A specification often refers to a set of documented requirements to be satisfied by a material, design, product, or service. A specification is often a type of technical standard.
Construction bidding is the process of submitting a proposal (tender) to undertake, or manage the undertaking of a construction project. The process starts with a cost estimate from blueprints and material take offs.
Building commissioning (Cx) is an integrated, systematic process to ensure, through documented verification, that all building systems perform interactively according to the "Design Intent". The commissioning process establishes and documents the "Owner's Project Requirements (OPR)" criteria for system function, performance expectations, maintainability; verify and document compliance with these criteria throughout all phases of the project. Commissioning procedures require a collaborative team effort and 'should' begin during the pre-design or planning phase of the project, continue through the design and construction phases, initial occupancy phase, training of operations and maintenance (O&M) staff, and into occupancy.
Construction law is a branch of law that deals with matters relating to building construction, engineering, and related fields. It is in essence an amalgam of contract law, commercial law, planning law, employment law and tort. Construction law covers a wide range of legal issues including contract, negligence, bonds and bonding, guarantees and sureties, liens and other security interests, tendering, construction claims, and related consultancy contracts. Construction law affects many participants in the construction industry, including financial institutions, surveyors, quantity surveyors, architects, builders, engineers, construction workers, and planners.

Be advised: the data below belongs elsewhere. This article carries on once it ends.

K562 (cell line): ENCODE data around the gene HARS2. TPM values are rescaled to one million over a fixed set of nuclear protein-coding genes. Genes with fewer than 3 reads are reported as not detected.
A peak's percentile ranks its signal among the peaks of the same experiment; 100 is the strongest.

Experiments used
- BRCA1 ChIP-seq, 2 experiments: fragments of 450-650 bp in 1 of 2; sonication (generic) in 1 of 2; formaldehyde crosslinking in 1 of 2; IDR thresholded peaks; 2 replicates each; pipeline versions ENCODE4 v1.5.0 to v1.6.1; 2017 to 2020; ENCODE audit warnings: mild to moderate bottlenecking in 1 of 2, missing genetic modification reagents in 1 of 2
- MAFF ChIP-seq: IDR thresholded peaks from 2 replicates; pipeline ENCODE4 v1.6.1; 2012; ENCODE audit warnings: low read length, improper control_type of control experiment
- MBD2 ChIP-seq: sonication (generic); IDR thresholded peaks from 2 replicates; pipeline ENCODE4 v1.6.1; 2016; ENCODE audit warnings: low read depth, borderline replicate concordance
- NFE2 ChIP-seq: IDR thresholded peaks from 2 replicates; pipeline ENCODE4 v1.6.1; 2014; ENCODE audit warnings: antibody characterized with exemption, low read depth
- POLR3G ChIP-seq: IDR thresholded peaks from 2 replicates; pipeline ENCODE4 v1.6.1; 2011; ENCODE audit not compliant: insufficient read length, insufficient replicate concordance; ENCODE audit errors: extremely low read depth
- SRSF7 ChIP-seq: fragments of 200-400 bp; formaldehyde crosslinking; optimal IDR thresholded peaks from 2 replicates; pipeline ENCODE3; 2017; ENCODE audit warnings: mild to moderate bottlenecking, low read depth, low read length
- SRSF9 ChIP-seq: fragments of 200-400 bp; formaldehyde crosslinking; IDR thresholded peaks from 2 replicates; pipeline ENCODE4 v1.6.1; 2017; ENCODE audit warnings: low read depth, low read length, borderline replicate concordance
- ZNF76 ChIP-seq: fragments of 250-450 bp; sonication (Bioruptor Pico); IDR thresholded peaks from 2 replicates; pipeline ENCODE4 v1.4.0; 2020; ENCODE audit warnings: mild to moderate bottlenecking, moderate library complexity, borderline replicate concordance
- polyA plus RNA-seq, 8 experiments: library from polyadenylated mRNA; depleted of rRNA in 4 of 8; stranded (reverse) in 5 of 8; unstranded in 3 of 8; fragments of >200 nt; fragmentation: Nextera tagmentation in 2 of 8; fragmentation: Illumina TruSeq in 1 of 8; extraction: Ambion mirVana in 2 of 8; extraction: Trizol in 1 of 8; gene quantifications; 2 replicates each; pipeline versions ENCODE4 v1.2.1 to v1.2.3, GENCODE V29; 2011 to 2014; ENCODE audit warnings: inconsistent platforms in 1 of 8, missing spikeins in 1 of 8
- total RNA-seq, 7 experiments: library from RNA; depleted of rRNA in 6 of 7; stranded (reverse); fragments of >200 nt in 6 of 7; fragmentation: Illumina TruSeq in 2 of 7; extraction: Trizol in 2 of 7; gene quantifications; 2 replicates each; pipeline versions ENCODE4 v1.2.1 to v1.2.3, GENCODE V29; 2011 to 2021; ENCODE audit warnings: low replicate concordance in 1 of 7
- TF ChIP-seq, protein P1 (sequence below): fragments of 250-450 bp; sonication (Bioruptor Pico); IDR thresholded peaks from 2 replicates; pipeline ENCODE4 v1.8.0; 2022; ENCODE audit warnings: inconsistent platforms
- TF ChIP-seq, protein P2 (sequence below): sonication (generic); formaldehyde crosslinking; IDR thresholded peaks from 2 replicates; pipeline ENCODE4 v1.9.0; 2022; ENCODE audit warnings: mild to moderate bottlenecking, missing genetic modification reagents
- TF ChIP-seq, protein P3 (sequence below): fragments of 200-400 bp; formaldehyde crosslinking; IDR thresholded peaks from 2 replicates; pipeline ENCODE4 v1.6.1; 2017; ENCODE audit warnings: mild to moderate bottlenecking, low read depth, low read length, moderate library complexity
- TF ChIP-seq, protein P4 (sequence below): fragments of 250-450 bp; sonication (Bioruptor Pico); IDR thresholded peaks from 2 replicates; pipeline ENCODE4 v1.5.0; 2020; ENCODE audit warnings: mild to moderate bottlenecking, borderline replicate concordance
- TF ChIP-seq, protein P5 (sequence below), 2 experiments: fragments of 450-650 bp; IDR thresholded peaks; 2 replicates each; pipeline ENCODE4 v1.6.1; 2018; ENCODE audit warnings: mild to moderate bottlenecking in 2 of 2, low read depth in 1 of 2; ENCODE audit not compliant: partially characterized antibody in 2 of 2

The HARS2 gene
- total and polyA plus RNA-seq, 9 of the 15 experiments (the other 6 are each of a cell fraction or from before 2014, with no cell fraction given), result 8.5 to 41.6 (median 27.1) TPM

Fast-track building construction is construction industry jargon for a project delivery strategy to start construction before the design is complete. The purpose is to shorten the time to completion.
Retainage is a portion of the agreed upon contract price deliberately withheld until the work is substantially complete to assure that contractor or subcontractor will satisfy its obligations and complete a construction project. A retention is money withheld by one party in a contract to act as security against incomplete or defective works. They have their origin in the British construction industry Railway Mania of the 1840s but are now common across the industry, featuring in the majority of construction contracts. A typical retention rate is 5% of which half is released at completion and half at the end of the defects liability period. There has been criticism of the practice for leading to uncertainty on payment dates, increasing tensions between parties and putting monies at risk in cases of insolvency. There have been several proposals to replace the practice with alternative systems.
The following is a glossary of terms relating to construction cost estimating.
A construction contract is a mutual or legally binding agreement between two parties based on policies and conditions recorded in document form. The two parties involved are one or more property owners and one or more contractors. The owner, often referred to as the 'employer' or the 'client', has full authority to decide what type of contract should be used for a specific development to be constructed and to set out the legally-binding terms and conditions in a contractual agreement. A construction contract is an important document as it outlines the scope of work, risks, duties and legal rights of both the contractor and the owner.